Wouldn't it have been easier if she had a bank account with direct debits set up - that way the council tax etc would get paid automatically......but that's just my thought, ignore it if you like).

    Margaret Clare
    by margaretclare
    I fully agree about the bank account, but we were unable to persuade her to open one. She is in her mid 80's.

    Thank you - no thanks button available
  • CIS
    • #7
    • 10th May 06, 10:03 AM
    • #7
    • 10th May 06, 10:03 AM
    AS I understand it you can have a nominated 3rd party with access to the card account - I believe you'd need to contact your local pension centre for the paperwork (my wife would be best to ask, but shes popped out, she dealt with card accts much more than me)

    In theory anyone with the PIN and Card can access the acct, but it depends on whether the PostOffice clerk will let you withdraw without querying it.

    Its a pity over the bank account side as it does give people all of the freedom to withdraw it from a cash machine when they need it, not just during post office opening hours.
  • Dora the Explorer
    • #8
    • 10th May 06, 10:27 AM
    • #8
    • 10th May 06, 10:27 AM
    1. First of all phone the council tax and rent people and explain the situation, then confirm the conversation in writing with anything agreed made very clear and keep copies. Council and housing associations will be used to this situation.
    2. Secondy, arrange a VERY URGENT appointment with social worker at your MIL's hospital who will help you to sort things out and confirm the situation to council tax and landlord.
    3. Look at the back of the pension book, from memory DWP require it to be returned to them once your MIL has been in hospital for 6 weeks and the pension will stop.
    4. Most important of all. Setting up enduring power of attorney will be necessary if your MIL is unable for physical health reasons to manage her own affairs or believes her cognitive abilities may fail at some point in the future, although she can sign documents with a cross if the parties concerned will accept that and she can manage it. However, as part of the EPA process your MIL's mental capacity will have to be assessed to ensure that she understands and agrees to someone having EPA for her. Again, the hospital social worker will help with this. If she is assessed as not having capacity then her affairs will be managed by the Court of Protection, who will appoint a guardian for her - and this can be you or someone else.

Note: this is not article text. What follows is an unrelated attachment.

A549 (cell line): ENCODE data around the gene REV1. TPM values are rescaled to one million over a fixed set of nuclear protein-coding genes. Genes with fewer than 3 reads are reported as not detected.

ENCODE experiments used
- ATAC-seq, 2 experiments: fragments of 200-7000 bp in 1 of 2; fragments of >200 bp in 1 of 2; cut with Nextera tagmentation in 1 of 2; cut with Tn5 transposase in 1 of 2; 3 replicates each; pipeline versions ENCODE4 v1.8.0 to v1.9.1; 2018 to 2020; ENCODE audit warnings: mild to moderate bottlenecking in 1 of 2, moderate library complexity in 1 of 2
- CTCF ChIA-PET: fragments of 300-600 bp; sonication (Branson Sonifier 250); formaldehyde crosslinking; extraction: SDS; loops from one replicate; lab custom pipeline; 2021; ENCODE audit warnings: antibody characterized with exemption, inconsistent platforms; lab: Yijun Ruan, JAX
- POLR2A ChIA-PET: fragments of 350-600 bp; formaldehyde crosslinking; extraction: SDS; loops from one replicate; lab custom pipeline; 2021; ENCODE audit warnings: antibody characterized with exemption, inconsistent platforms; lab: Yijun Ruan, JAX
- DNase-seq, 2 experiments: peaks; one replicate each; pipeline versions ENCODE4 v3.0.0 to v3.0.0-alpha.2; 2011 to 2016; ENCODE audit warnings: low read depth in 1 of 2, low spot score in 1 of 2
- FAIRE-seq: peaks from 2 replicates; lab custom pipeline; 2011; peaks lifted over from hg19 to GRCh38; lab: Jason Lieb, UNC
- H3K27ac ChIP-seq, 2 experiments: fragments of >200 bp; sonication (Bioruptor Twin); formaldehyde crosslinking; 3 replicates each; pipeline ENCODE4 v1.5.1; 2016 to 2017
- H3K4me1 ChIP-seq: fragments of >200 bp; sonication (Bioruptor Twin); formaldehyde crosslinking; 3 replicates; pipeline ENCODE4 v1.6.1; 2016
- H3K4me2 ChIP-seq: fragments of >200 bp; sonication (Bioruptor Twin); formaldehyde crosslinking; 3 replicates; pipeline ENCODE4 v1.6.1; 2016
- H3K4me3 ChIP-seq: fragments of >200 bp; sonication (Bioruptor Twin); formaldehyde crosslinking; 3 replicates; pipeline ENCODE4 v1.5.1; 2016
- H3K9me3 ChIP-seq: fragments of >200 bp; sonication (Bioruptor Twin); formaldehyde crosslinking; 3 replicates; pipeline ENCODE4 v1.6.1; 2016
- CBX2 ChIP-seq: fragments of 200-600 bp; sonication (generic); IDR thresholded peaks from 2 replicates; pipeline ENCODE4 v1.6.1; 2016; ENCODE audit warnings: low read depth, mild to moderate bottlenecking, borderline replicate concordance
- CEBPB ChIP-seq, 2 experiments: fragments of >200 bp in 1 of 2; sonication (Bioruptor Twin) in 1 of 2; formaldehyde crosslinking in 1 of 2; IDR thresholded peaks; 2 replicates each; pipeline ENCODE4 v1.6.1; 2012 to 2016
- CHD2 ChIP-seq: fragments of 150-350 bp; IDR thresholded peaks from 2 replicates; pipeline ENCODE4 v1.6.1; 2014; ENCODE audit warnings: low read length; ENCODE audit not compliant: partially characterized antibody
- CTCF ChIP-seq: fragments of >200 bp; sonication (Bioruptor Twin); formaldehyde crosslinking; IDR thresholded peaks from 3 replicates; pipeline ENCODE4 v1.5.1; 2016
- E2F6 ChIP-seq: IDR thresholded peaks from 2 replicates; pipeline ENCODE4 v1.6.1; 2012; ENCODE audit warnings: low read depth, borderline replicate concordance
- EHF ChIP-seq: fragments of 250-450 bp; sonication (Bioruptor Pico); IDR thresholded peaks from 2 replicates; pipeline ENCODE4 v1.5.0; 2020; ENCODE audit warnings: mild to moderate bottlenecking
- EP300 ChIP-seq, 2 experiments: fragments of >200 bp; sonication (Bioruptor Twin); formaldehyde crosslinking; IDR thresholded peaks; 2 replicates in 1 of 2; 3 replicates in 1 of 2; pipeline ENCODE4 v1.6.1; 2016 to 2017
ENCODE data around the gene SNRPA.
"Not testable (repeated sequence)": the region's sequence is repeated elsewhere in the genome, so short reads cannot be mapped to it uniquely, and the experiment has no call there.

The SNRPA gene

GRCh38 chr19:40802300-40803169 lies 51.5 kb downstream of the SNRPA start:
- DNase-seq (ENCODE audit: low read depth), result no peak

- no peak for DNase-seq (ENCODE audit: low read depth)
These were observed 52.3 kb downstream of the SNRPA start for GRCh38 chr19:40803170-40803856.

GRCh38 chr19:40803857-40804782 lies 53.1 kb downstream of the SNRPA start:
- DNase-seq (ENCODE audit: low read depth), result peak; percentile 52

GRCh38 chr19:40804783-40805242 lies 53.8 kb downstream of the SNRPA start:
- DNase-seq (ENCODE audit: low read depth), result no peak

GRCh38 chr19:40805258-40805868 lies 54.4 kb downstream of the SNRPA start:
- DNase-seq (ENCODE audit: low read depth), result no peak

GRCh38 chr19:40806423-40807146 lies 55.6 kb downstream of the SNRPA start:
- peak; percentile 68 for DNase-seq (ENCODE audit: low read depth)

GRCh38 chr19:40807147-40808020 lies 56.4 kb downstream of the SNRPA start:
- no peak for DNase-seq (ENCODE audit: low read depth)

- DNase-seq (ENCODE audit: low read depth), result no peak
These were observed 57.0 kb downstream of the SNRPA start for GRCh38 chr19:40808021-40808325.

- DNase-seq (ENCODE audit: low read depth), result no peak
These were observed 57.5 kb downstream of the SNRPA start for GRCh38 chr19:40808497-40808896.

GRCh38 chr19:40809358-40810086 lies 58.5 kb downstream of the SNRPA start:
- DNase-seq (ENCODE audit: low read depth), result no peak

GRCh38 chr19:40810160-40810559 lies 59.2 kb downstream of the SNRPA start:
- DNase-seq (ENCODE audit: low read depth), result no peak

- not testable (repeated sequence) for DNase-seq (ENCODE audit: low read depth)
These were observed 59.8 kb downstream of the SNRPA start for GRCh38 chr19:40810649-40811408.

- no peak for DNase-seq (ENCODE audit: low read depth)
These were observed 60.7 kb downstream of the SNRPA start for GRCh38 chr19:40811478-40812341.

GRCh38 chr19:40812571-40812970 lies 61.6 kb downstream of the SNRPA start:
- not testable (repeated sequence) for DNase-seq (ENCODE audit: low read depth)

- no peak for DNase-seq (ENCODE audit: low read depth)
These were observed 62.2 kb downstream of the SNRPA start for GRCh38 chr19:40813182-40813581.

5. Hospital social workers are very used to the situation your MIL finds herself in and will have all the info, advice, procedures, contacts to sort it out and are worth their weight in gold at times like this. Hope your MIL improves and hope this helps.
  • margaretclare
    • #9
    • 10th May 06, 10:31 AM
    • #9
    • 10th May 06, 10:31 AM
    I fully agree about the bank account, but we were unable to persuade her to open one. She is in her mid 80's.

    Thank you - no thanks button available
    by joe13
    Thanks for the thanks. I perhaps shouldn't have made that comment, but I hear this kind of thing so often. 'I don't trust the banks, I've never had a bank account before so why should I have one now, I've always been used to going and getting my pension in cash every week and that's what I want to go on doing....' I've heard it over and over again!

    DH and I have a joint account just for household bills, we also have our own current and savings accounts, our pensions continue until we die so no worries about the income stopping. If one of us is in hospital then everything just carries on as normal. This was a great reassurance to me when I spent 10 nights in hospital last December and also was fairly immobile for some weeks. People in the ward around me were stressing about 'not being able to get out to draw my pension' and having to ask others to do it for them and bring money in to their hospital bed in cash!! I had no such worries....but some people just will not listen.

    Margaret Clare
  • margaretclare
    3. Look at the back of the pension book, from memory DWP require it to be returned to them once your MIL has been in hospital for 6 weeks and the pension will stop.
    by Dora the Explorer
    No, this isn't the case, Dora.

    (a) She won't have a pension book - these stopped being issued I think 2 years ago now.

    (b) It won't stop after 6 weeks - this used to be the case, then it went to 52 weeks, and even this has been abolished. It will continue for her lifetime.

    Margaret Clare
  • Dora the Explorer
    Thanks Margaret, I was incorrect - must have been having a blonde moment.
  • Bossyboots
    You used to be able to pick up the form to nominate a third party from the Post Office itself. Unfortunately though it has to be signed by the pensioner and I wonder whether the MIL in this case is sufficiently able to do that.